Becoming an archaeologist – My Journey

Outside the British Museum in Dec. 2013

Outside the British Museum in Dec. 2013

At 26, some people, probably not most, have decided what they want to want to do with their lives or where their path is leading them. Unfortunately for someone as indecisive as myself, I’ve nearly really had that resolve.

I dabbled with a number of careers, I studied Creative Writing in Bath, and later moved onto Japanese Culture and History, while I lived in Tokyo. But, I never felt fulfilled with any career I chose. My journalism has played a key role in my life, since the beginning,  despite my grades being unsatisfactory in English and higher.  The industry is vast, so despite having a BAHons, you need experience in the area you wish to write in. That’s the challenge, to balance your  passion with the drudgery of actually making a living, and most will find their day-time job completely clashes with their real writing.

My desire to become an archaeologist, didn’t develop until late last year. I had always been interested in Ancient Mexico and Ancient Peru, since I was a child. I had written my second year piece about an Incan warrior captured by the Spanish conquistadors. I received a first, mainly due to detailed environment I had created partly thanks to my knowledge of Peruvian archaeology.  Before then, when I was only a teen  I had been obsessed with the idea of the “Temple of the Sun” in Cusco, and the Juanita mummy found in the Andes, a sacrifice to the sun. This obsession later developed into a general interest in all Native cultures of Latin America.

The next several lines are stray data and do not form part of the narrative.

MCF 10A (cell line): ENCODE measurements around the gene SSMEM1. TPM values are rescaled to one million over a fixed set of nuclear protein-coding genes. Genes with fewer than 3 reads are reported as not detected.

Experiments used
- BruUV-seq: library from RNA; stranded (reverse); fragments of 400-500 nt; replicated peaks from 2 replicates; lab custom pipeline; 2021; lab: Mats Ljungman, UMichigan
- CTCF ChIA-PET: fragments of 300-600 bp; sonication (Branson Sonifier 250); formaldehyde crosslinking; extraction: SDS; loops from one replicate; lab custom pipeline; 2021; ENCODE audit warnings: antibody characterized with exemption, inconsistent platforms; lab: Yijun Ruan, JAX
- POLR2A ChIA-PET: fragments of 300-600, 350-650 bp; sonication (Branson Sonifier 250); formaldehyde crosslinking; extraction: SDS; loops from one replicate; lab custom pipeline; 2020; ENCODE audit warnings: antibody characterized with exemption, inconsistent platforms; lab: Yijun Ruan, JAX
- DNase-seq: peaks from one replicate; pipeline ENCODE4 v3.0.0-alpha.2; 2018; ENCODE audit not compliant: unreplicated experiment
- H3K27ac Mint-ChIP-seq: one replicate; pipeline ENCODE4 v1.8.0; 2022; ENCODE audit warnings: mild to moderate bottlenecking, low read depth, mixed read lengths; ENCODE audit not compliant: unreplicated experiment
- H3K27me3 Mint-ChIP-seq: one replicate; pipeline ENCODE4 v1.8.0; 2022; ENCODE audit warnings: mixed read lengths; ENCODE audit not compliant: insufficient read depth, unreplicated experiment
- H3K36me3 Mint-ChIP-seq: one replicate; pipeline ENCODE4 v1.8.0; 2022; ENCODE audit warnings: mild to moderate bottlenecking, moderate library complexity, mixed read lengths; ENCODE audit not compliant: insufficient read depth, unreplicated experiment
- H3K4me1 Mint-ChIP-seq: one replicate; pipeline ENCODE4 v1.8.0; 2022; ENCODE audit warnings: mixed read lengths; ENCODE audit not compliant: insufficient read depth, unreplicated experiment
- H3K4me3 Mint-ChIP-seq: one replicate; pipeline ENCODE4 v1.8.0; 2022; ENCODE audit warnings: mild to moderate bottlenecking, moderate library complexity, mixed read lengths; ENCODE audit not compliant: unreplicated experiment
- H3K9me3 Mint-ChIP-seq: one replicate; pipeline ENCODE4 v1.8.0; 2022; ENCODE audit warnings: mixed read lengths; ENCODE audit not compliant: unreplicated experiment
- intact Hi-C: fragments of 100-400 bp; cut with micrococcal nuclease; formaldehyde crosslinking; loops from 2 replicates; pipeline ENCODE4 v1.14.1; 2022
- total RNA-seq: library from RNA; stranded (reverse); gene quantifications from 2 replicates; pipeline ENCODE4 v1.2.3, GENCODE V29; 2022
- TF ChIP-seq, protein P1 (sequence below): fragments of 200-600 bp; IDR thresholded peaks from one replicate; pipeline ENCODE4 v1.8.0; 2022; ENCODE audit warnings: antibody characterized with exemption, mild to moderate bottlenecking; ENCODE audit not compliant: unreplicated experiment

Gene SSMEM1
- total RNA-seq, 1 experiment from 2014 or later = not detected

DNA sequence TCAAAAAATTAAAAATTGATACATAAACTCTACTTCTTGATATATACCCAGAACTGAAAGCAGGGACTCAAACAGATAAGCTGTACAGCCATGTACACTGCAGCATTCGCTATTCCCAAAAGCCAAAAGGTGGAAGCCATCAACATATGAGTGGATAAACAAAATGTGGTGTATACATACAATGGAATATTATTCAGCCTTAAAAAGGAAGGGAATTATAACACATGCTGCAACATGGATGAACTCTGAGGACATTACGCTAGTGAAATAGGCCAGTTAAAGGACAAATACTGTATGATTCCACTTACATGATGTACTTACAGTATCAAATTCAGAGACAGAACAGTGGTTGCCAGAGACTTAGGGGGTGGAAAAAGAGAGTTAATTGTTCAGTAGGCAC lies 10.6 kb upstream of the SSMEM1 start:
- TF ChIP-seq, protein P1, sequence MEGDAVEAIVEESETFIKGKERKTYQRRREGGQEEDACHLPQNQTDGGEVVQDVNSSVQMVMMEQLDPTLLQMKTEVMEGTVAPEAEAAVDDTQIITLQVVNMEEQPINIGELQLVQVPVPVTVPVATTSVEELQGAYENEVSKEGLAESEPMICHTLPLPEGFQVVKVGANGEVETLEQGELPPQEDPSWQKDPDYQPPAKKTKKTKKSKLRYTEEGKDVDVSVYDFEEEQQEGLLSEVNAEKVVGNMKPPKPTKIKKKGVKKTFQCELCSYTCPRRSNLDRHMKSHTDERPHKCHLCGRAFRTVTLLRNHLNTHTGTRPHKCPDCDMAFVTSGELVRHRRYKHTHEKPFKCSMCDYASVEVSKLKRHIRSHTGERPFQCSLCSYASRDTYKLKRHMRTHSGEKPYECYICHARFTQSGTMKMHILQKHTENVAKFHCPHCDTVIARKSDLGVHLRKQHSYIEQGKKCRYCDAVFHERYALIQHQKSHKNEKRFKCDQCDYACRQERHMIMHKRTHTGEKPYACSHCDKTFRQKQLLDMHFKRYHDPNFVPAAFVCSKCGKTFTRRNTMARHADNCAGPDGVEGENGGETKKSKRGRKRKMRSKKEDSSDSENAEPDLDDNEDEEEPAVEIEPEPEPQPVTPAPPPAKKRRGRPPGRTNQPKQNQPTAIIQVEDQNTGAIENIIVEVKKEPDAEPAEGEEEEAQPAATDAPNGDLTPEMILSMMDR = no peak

After a four-year stint in Japan that took me all around Asia, exploring the ancient temples and mountains of the Far East, I knew that I had to focus my energy on Central/South America.  It pains me to confess that I knew more East Asian history than my own European and South American heritage.  When I returned to the UK, I frequented the British Museum to expand my knowledge and familiarity with Mexican and South American history.

After hours of troweling through boring filings I knew I had to take the plunge so I began looking into Archaeology courses in September 2013, knowing little about the individual institutions,  only driven by my desire to travel and history. I applied for archaeology master programs at UCL, University of Bristol and Kings College London.  Whilst doing my research, I came to realise how much UCL was the place where I wanted to study. Not only because of the prestige, but mostly due to its variety of topics covered, as well as the quality teaching staff available.  The open evening welcomed people of all ages, which put my nerves at rest, being the oldest in the class had been a concern of mine from the start.

Now, its time to give up  the career that I have been chasing for more than 5 years, not because I got bored, but because I found something that intrigues me even more. Hopefully in the future I can work at National Geographic and fuse my love of writing and archaeology, but to make that a reality –I just have to dream big.


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